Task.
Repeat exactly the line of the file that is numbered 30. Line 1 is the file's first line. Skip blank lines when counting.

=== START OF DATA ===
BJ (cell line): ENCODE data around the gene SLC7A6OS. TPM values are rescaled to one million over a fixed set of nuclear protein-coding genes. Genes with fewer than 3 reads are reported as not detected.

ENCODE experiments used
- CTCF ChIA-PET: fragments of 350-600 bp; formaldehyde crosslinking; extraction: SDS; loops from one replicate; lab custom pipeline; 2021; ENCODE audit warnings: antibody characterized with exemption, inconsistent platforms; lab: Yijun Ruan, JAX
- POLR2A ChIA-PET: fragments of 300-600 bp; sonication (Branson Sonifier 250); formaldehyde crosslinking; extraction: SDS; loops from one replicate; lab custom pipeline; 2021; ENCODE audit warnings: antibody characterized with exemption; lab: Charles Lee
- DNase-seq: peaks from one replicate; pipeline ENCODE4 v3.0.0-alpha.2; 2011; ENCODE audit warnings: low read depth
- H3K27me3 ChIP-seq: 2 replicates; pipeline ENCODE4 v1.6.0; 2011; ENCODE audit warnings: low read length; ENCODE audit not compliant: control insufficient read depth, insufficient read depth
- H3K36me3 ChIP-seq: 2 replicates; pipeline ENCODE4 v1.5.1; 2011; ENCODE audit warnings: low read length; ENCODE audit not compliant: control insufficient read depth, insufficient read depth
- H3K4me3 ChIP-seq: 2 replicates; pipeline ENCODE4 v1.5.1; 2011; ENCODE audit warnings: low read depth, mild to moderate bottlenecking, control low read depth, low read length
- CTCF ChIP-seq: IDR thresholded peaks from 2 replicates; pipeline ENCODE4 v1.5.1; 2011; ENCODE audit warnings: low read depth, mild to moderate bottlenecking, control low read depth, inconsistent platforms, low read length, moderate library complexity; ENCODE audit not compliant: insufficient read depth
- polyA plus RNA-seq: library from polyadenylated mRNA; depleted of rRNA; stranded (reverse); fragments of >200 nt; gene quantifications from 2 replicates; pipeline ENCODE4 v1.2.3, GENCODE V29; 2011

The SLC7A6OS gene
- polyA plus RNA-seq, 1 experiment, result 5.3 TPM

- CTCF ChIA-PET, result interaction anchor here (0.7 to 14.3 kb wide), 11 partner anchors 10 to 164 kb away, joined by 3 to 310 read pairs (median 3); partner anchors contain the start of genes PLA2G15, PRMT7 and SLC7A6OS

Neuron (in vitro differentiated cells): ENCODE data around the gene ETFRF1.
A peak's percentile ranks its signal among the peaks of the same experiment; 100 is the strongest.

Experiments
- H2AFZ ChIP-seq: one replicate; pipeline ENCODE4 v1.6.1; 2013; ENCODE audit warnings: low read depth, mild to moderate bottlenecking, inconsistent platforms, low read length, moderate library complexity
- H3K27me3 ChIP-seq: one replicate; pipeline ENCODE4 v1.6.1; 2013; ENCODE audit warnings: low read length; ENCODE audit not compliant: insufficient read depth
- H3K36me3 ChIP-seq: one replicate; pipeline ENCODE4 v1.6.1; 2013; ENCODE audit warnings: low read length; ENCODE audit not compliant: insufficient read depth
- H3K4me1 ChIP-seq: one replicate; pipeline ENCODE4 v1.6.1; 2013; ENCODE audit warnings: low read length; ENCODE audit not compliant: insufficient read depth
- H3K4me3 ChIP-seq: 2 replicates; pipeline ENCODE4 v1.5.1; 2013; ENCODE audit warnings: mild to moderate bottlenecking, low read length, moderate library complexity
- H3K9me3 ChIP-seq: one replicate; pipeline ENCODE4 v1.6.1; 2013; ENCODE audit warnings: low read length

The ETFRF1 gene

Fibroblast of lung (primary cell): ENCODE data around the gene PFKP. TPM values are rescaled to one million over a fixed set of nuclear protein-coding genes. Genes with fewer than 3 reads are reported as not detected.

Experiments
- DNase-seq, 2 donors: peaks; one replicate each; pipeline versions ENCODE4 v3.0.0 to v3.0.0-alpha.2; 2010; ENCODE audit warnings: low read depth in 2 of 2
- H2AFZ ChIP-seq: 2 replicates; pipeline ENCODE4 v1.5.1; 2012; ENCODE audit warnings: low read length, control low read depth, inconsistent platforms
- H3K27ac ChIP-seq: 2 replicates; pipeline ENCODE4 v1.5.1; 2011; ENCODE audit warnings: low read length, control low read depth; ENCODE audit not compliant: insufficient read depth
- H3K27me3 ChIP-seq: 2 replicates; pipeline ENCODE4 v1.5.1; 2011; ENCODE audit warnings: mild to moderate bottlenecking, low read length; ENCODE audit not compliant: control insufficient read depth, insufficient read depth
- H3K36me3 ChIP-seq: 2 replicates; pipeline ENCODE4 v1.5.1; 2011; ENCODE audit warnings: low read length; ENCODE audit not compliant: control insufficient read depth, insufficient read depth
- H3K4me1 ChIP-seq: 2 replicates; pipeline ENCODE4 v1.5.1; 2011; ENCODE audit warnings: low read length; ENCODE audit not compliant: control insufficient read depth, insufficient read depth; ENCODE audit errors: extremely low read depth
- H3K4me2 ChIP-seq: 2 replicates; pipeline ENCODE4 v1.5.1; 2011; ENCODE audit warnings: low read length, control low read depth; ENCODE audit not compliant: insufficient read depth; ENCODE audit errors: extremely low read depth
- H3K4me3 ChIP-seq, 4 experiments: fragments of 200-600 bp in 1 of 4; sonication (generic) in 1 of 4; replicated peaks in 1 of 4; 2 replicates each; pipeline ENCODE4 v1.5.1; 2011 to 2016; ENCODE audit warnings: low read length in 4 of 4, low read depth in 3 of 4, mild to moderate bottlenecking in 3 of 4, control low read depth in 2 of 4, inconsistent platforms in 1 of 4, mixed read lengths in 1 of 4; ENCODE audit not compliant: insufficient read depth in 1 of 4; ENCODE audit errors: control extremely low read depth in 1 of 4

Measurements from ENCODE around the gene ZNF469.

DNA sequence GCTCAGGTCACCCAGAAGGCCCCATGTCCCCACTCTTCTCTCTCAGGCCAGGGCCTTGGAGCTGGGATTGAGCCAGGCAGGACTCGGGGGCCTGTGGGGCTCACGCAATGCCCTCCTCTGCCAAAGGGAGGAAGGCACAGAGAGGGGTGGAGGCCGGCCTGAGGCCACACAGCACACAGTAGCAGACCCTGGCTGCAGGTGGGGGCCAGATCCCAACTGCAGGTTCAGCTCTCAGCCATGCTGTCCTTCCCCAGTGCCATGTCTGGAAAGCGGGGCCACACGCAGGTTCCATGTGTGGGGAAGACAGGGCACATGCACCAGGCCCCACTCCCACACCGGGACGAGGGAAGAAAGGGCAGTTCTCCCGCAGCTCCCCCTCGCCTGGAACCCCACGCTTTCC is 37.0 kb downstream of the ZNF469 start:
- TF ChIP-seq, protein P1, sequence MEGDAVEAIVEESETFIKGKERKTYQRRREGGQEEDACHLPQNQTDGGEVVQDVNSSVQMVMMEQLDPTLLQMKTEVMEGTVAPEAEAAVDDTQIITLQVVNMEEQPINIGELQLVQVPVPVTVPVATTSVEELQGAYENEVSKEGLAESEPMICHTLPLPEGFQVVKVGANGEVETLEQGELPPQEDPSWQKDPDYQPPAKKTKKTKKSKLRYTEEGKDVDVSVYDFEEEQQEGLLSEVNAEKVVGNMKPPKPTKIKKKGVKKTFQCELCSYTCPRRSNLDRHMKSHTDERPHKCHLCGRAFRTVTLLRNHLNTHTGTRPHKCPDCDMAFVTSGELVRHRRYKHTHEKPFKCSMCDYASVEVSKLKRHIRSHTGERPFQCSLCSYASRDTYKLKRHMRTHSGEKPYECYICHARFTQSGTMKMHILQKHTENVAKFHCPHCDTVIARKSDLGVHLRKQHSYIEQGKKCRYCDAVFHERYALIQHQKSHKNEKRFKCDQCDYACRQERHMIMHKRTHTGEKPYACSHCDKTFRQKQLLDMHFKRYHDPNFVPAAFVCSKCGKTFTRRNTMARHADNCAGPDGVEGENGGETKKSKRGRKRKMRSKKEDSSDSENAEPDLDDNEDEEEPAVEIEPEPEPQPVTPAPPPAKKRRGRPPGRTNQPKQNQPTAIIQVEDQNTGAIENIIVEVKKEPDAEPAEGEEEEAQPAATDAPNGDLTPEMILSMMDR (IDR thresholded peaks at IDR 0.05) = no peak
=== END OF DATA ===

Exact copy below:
- H3K36me3 ChIP-seq: 2 replicates; pipeline ENCODE4 v1.5.1; 2011; ENCODE audit warnings: low read length; ENCODE audit not compliant: control insufficient read depth, insufficient read depth